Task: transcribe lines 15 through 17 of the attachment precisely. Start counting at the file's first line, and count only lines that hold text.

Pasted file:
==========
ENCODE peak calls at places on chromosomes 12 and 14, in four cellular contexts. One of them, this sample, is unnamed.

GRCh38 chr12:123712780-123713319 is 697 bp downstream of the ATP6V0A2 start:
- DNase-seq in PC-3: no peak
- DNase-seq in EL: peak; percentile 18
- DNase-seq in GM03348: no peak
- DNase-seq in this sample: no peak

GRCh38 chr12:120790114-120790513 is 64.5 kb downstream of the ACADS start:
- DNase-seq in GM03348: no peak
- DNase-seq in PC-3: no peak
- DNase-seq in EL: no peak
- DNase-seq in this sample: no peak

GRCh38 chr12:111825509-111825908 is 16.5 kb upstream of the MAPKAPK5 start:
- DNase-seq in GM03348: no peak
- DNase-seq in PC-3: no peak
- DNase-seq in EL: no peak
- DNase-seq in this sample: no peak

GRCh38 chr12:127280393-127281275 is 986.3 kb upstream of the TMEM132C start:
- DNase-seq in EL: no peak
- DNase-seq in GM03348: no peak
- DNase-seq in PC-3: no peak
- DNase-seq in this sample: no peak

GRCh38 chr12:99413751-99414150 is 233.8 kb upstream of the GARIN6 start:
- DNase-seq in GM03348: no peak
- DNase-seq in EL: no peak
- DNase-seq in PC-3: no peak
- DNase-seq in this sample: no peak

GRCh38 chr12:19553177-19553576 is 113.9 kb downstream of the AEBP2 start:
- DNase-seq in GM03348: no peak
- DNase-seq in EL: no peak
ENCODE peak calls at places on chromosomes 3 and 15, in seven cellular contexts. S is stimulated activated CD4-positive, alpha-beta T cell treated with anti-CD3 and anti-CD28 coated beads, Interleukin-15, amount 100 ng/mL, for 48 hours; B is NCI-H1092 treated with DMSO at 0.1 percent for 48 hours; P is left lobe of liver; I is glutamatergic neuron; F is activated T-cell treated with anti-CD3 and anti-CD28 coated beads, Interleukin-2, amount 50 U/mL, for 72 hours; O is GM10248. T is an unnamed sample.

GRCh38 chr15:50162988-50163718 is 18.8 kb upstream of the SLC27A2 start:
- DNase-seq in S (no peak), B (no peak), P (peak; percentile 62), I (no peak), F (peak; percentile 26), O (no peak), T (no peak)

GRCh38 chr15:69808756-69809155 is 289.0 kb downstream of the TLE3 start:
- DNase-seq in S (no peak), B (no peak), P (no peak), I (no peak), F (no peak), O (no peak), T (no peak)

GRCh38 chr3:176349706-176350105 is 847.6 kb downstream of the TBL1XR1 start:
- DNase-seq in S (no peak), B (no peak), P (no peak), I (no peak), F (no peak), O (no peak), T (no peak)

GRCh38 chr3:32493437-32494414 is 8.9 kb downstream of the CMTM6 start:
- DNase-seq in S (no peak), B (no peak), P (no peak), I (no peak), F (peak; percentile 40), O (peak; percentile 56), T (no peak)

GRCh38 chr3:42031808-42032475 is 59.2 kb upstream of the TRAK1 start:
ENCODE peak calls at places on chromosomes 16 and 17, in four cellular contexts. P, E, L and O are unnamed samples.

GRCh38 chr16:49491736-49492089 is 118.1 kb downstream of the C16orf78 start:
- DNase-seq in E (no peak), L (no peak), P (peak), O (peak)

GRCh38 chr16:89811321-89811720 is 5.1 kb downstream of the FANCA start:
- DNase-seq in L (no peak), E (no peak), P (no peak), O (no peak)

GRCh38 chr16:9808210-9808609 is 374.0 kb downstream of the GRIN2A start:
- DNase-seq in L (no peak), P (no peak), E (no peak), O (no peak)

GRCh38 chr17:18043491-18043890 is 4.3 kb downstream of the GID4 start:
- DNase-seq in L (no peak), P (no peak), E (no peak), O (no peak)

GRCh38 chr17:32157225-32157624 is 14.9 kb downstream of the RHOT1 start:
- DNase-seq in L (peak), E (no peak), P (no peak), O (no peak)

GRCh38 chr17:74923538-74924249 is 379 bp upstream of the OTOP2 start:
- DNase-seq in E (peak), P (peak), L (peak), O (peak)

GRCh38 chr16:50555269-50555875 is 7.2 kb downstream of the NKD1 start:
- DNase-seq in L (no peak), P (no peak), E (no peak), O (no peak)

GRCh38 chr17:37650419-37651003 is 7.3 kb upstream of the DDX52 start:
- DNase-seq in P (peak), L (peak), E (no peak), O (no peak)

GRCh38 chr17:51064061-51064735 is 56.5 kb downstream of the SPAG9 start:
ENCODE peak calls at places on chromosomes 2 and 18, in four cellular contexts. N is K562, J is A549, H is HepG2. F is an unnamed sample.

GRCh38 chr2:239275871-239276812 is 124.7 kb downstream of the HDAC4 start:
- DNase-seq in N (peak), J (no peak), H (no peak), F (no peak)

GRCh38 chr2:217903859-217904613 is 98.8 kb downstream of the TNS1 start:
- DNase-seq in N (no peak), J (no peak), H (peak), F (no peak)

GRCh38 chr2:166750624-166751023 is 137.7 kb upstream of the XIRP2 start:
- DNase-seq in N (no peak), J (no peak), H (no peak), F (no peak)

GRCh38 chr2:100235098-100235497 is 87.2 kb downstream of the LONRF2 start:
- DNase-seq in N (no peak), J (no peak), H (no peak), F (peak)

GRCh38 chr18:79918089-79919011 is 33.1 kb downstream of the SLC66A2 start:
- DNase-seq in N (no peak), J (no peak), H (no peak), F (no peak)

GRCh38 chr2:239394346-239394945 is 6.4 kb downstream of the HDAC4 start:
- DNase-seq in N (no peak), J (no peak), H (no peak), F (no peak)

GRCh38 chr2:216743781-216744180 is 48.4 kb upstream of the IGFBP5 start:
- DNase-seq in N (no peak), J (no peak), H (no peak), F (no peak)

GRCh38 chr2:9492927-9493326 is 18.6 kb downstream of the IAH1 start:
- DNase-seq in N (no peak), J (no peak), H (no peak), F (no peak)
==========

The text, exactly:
- DNase-seq in EL: no peak
- DNase-seq in this sample: no peak

GRCh38 chr12:127280393-127281275 is 986.3 kb upstream of the TMEM132C start: